Nowadays, we can still see the influence of fengshui and the concept of “correspondence to the four deities” in Japan. For example, when the chief priest of the Tenmangū shrine in Dazaifu recites the Shinto ritual prayer at the rice-planting festival, he invokes the four deities. But wait, if the idea of the four deities came from Chinese culture, why is it being worshipped at Japanese Shinto shrines? As a foreigner, when I see how entrenched these ideas are in contemporary Japanese culture, it fills me with great astonishment. Even if a Japanese person and a foreigner are working on the same research topic, they will proceed from different backgrounds and, in my case, having an external point of view can lead to different approaches and discoveries. For me, the most enjoyable aspect of research is the pursuit of answers to the question WHY? I try to approach this question from a broad perspective, making comparisons with European cultures while also taking into account Asian cultures.

DAILY SCHEDULEDAILY SCHEDULE


Time-out Session

When asked “What is the best thing about Japan?” Ellen promptly replies “Sushi!! Particularly monkfish liver and sea urchin.” She loves fresh fish from Kyushu’s Genkai Sea and eats natto (fermented soybeans) almost every day. The epitome of being a Japanese person!When asked “What is the best thing about Japan?” Ellen promptly replies “Sushi!! Particularly monkfish liver and sea urchin.” She loves fresh fish from Kyushu’s Genkai Sea and eats natto (fermented soybeans) almost every day. The epitome of being a Japanese person!

The Teacher's Must-have Items!The Teacher's Must-have Items!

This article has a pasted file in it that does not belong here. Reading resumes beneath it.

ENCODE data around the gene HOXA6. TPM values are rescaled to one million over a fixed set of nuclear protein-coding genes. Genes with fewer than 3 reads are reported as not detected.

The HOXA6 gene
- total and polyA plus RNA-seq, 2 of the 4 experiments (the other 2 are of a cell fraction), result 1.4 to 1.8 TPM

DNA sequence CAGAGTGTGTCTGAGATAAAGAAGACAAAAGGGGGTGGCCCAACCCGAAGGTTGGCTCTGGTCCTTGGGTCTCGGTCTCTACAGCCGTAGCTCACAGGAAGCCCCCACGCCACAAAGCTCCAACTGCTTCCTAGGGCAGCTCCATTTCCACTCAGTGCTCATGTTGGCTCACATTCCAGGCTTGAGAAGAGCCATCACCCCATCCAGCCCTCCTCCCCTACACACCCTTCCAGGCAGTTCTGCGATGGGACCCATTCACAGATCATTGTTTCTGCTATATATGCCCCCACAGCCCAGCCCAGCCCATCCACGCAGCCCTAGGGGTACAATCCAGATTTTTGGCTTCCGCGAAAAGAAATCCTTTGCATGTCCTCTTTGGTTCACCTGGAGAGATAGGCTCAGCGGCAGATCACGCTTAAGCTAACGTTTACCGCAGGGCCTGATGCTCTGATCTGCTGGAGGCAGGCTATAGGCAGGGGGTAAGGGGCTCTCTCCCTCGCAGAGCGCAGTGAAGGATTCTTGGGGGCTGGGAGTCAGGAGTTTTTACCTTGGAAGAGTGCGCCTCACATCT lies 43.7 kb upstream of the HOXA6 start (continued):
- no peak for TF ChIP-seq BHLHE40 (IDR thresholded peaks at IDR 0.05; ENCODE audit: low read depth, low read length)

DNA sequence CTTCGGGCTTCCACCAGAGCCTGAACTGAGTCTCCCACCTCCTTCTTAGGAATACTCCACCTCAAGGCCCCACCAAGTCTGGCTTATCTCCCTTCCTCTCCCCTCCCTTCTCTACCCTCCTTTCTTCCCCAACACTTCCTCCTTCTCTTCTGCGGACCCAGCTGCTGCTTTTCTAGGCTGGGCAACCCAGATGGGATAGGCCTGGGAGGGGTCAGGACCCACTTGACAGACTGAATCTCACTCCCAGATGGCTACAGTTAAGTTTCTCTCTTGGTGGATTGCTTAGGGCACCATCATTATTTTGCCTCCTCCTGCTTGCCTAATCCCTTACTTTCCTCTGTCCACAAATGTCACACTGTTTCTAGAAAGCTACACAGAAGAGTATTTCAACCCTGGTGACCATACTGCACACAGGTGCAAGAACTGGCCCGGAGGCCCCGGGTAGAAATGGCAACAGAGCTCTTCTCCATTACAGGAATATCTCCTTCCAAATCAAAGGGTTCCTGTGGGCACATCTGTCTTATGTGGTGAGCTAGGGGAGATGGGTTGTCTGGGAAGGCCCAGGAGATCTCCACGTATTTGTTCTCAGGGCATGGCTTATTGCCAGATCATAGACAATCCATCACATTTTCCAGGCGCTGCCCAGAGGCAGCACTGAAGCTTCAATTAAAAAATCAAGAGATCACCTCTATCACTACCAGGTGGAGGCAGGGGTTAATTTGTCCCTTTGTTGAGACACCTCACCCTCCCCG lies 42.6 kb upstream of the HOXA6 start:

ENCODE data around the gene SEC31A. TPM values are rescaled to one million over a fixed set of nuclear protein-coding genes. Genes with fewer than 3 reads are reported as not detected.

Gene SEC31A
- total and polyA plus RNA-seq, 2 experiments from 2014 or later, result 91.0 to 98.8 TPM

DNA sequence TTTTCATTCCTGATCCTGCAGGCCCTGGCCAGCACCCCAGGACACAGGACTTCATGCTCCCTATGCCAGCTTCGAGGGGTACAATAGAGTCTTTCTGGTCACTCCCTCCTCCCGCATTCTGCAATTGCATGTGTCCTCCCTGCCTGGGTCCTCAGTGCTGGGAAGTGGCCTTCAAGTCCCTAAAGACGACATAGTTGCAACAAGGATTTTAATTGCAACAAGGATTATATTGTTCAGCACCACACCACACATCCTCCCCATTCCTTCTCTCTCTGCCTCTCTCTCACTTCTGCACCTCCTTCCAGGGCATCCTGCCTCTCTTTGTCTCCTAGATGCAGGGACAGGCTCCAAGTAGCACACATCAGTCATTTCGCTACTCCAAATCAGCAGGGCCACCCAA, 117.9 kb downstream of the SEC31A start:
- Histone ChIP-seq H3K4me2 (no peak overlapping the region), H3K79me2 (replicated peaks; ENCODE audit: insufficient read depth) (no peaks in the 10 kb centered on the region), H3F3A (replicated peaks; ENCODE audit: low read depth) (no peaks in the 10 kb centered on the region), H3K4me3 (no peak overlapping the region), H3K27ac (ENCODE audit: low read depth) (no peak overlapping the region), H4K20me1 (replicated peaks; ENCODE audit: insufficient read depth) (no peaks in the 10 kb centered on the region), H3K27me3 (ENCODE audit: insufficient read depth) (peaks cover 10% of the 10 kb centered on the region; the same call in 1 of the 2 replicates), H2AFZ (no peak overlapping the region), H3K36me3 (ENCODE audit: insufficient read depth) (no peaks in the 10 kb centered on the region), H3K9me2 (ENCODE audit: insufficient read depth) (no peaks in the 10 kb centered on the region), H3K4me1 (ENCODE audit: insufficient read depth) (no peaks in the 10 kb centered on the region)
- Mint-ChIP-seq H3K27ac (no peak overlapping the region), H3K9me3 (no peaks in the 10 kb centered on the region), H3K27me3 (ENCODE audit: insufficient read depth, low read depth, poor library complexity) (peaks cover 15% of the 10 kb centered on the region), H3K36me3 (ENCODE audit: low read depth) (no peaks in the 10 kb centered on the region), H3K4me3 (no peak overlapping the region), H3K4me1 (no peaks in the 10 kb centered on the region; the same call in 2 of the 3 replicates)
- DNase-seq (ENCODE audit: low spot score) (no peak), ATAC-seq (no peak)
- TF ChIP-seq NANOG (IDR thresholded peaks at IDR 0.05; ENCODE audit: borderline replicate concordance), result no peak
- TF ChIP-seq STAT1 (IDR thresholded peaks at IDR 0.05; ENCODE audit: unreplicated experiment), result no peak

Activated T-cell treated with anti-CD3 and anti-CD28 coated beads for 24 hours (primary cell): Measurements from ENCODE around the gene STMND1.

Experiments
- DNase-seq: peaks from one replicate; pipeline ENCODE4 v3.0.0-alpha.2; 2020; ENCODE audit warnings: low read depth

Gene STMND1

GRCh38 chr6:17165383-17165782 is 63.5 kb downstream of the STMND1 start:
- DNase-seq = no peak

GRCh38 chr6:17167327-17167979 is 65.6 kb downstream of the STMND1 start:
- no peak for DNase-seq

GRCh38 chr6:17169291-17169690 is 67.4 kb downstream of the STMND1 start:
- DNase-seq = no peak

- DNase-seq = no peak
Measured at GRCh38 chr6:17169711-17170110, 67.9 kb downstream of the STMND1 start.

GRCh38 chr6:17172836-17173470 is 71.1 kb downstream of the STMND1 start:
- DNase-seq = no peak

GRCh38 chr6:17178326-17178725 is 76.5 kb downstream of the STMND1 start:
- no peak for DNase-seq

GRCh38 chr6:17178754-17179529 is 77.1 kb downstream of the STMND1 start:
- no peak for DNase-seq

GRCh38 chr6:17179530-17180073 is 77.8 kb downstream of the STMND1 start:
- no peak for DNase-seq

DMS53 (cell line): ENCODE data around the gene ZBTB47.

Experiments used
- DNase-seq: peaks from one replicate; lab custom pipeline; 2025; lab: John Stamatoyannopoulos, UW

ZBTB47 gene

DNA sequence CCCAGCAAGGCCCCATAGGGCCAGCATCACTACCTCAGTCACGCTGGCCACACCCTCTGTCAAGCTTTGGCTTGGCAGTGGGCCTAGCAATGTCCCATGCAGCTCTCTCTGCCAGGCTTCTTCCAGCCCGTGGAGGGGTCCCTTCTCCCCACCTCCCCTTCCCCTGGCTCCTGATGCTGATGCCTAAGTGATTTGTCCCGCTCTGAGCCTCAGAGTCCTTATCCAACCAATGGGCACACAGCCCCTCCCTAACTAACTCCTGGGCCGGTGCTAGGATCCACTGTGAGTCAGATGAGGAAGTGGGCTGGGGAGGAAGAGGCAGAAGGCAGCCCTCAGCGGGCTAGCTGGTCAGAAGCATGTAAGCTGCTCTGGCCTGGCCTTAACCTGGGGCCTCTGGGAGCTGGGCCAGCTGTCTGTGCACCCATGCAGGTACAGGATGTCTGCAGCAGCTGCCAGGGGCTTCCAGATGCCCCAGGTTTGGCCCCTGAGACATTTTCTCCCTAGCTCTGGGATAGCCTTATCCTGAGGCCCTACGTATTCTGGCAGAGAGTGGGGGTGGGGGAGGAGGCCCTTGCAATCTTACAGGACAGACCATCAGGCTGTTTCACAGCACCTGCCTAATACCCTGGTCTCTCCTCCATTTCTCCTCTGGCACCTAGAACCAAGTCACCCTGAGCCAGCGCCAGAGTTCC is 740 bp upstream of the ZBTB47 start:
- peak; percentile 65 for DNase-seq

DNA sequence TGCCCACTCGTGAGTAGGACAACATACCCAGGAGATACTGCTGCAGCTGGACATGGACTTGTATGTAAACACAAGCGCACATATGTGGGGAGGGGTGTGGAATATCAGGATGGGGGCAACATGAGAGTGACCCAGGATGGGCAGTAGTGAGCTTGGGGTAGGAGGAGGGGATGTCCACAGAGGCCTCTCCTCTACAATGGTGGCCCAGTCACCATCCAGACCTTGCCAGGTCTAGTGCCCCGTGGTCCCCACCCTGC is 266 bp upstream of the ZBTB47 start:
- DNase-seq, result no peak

Notebook PC

Ellen exchanges dozens and dozens of e-mails every day to communicate with other researchers and colleagues from around the world. On her notebook PC, she checks her emails, writes her papers, and prepares her classes. “In a sense, my notebook PC is not only an extension of my brain, it is also an extension of my hands and feet.

Digital Paper

Ellen does a lot of fieldwork and occasionally her notebooks have ended up getting wet in the rain or being blown away by the wind. She talks lovingly about her new digital paper, saying, “It is very light, I can connect it to a PC, and it is so handy because I can make notes in many different documents at the touch of a stylus!”

Picture Books and Toys

Ellen, whose home is located in Susenji, says longingly, “I hope our department will move to the new Ito Campus soon.” As it is a 90-minute return journey from home to work, it is essential for her to have picture books and toys at hand to keep her younger son Max entertained!

Message to the StudentsMessage to the Students

Pursue your dreams!!

If you try hard, you can do almost anything! This comes from a foreigner who researches and teaches ancient Japanese history in Japan, so you must believe me. Everything is up to you. The harder you work and the harder you study, the more you will receive in return!